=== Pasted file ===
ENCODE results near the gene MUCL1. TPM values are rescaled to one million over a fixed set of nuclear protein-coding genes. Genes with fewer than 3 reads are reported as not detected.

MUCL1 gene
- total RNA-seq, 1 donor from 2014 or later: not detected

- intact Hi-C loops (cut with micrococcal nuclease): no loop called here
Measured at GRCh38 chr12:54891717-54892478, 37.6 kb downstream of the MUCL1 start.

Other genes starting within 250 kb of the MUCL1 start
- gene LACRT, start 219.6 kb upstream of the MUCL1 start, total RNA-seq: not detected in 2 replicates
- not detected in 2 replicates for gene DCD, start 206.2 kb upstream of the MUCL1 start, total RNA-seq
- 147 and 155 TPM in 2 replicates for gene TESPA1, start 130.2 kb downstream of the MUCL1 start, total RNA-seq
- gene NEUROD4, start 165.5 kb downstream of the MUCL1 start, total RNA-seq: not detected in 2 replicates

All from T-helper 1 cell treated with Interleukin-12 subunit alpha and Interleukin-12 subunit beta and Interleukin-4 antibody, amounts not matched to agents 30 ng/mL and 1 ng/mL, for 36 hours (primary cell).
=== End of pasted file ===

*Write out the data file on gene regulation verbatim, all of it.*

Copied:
ENCODE results near the gene MUCL1. TPM values are rescaled to one million over a fixed set of nuclear protein-coding genes. Genes with fewer than 3 reads are reported as not detected.

MUCL1 gene
- total RNA-seq, 1 donor from 2014 or later: not detected

- intact Hi-C loops (cut with micrococcal nuclease): no loop called here
Measured at GRCh38 chr12:54891717-54892478, 37.6 kb downstream of the MUCL1 start.

Other genes starting within 250 kb of the MUCL1 start
- gene LACRT, start 219.6 kb upstream of the MUCL1 start, total RNA-seq: not detected in 2 replicates
- not detected in 2 replicates for gene DCD, start 206.2 kb upstream of the MUCL1 start, total RNA-seq
- 147 and 155 TPM in 2 replicates for gene TESPA1, start 130.2 kb downstream of the MUCL1 start, total RNA-seq
- gene NEUROD4, start 165.5 kb downstream of the MUCL1 start, total RNA-seq: not detected in 2 replicates

All from T-helper 1 cell treated with Interleukin-12 subunit alpha and Interleukin-12 subunit beta and Interleukin-4 antibody, amounts not matched to agents 30 ng/mL and 1 ng/mL, for 36 hours (primary cell).